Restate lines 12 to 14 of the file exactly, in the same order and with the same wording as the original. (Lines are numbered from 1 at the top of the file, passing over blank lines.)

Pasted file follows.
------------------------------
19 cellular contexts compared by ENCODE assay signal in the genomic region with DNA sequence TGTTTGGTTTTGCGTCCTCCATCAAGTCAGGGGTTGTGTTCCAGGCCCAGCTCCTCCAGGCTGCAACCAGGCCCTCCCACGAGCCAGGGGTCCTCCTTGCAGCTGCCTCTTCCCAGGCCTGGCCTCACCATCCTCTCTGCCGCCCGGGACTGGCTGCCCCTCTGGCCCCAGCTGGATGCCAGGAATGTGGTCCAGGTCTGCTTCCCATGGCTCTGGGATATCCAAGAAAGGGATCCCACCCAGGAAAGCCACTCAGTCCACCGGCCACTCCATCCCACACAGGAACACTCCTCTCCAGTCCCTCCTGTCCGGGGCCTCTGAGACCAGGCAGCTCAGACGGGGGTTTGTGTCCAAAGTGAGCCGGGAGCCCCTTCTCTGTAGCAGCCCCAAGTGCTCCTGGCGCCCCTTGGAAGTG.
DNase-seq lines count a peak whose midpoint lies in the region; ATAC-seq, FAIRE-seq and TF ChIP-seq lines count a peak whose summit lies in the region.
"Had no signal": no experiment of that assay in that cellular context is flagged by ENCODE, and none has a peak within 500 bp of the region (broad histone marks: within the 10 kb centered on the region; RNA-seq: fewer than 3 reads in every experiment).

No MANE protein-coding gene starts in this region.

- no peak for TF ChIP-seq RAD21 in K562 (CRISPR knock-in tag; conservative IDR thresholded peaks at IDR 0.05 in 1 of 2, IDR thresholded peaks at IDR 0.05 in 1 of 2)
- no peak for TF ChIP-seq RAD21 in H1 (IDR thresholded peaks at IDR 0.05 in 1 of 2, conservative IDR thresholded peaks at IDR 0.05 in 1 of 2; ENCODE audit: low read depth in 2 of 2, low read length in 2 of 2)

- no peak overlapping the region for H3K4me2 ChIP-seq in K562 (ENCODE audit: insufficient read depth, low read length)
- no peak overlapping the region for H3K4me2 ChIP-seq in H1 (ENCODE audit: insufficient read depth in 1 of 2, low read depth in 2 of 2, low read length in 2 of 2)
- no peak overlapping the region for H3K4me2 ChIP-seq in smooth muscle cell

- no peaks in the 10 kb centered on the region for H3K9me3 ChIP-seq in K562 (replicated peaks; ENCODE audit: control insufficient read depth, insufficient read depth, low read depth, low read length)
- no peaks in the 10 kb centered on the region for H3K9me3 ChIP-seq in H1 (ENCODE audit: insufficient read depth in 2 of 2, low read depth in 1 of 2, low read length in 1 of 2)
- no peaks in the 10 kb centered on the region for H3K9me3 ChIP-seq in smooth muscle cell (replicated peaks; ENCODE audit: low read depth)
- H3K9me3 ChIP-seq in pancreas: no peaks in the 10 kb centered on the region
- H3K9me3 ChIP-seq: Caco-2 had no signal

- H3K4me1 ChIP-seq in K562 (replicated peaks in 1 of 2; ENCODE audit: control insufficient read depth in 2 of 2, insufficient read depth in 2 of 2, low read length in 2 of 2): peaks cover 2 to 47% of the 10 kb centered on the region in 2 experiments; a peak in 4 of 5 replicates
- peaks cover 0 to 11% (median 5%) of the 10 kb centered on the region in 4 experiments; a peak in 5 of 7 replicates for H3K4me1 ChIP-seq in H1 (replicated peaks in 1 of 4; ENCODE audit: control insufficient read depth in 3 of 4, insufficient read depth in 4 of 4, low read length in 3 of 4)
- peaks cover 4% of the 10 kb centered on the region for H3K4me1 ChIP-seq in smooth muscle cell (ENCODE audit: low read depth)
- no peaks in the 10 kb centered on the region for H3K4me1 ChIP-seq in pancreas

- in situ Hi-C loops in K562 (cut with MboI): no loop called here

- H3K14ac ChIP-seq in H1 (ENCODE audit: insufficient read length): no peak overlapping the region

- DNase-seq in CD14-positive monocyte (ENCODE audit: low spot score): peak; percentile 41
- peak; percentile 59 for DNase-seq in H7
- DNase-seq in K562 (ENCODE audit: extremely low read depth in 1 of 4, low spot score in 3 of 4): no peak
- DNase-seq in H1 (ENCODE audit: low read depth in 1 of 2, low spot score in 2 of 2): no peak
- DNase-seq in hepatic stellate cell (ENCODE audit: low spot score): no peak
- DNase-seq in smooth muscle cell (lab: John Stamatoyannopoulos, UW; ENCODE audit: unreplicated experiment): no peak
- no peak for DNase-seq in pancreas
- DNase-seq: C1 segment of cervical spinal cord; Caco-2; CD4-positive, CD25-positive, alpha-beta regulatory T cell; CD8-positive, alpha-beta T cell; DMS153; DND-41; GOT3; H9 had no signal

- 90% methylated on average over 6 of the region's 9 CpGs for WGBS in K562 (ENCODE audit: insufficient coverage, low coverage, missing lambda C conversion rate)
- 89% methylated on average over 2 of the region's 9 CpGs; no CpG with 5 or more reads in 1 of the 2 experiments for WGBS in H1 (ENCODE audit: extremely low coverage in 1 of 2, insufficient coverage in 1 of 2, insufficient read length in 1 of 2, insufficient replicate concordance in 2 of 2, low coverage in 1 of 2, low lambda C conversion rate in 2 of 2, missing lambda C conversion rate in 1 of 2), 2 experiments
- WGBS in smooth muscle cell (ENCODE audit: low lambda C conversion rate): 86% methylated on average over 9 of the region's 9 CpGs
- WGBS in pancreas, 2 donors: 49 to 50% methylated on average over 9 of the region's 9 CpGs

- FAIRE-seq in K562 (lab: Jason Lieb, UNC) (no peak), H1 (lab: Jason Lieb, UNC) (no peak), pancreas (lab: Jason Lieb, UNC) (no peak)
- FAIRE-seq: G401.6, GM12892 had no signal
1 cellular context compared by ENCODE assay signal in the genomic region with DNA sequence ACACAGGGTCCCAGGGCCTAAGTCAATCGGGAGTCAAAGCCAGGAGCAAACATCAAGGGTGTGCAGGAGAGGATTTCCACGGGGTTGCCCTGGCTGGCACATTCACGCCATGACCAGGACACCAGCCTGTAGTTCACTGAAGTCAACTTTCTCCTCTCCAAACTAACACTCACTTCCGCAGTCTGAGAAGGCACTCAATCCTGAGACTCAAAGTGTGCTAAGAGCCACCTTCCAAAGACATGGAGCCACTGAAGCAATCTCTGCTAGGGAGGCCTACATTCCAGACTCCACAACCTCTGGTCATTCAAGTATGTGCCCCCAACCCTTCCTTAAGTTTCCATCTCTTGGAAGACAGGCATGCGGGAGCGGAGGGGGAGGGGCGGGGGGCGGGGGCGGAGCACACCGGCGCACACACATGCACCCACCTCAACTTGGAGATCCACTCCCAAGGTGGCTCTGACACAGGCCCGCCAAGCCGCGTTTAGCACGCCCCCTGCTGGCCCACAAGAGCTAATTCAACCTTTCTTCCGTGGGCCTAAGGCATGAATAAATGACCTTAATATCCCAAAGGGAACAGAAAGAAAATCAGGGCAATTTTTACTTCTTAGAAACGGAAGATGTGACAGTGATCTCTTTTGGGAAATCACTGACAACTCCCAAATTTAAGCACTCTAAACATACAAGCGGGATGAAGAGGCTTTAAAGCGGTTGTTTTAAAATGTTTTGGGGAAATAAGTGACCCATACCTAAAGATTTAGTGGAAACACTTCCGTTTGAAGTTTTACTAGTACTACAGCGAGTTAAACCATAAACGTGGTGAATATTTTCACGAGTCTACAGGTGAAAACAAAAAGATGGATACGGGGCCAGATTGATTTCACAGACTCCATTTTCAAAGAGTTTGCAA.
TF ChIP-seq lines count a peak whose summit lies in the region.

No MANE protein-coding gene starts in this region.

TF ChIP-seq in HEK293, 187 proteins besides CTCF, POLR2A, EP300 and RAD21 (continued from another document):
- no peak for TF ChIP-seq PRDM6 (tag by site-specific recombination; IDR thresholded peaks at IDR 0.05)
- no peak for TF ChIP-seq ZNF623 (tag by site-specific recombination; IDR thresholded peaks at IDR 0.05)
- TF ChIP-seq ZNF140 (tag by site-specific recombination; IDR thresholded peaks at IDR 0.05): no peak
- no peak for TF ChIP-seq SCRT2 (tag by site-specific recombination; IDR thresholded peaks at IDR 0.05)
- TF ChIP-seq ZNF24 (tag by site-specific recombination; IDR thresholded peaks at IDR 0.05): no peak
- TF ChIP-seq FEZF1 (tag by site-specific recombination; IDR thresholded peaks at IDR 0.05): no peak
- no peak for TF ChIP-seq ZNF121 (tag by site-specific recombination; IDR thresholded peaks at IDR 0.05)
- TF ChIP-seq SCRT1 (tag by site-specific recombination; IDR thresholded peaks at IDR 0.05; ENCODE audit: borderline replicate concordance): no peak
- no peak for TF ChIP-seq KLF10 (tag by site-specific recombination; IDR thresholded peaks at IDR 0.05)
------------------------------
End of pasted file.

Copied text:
- no peaks in the 10 kb centered on the region for H3K9me3 ChIP-seq in smooth muscle cell (replicated peaks; ENCODE audit: low read depth)
- H3K9me3 ChIP-seq in pancreas: no peaks in the 10 kb centered on the region
- H3K9me3 ChIP-seq: Caco-2 had no signal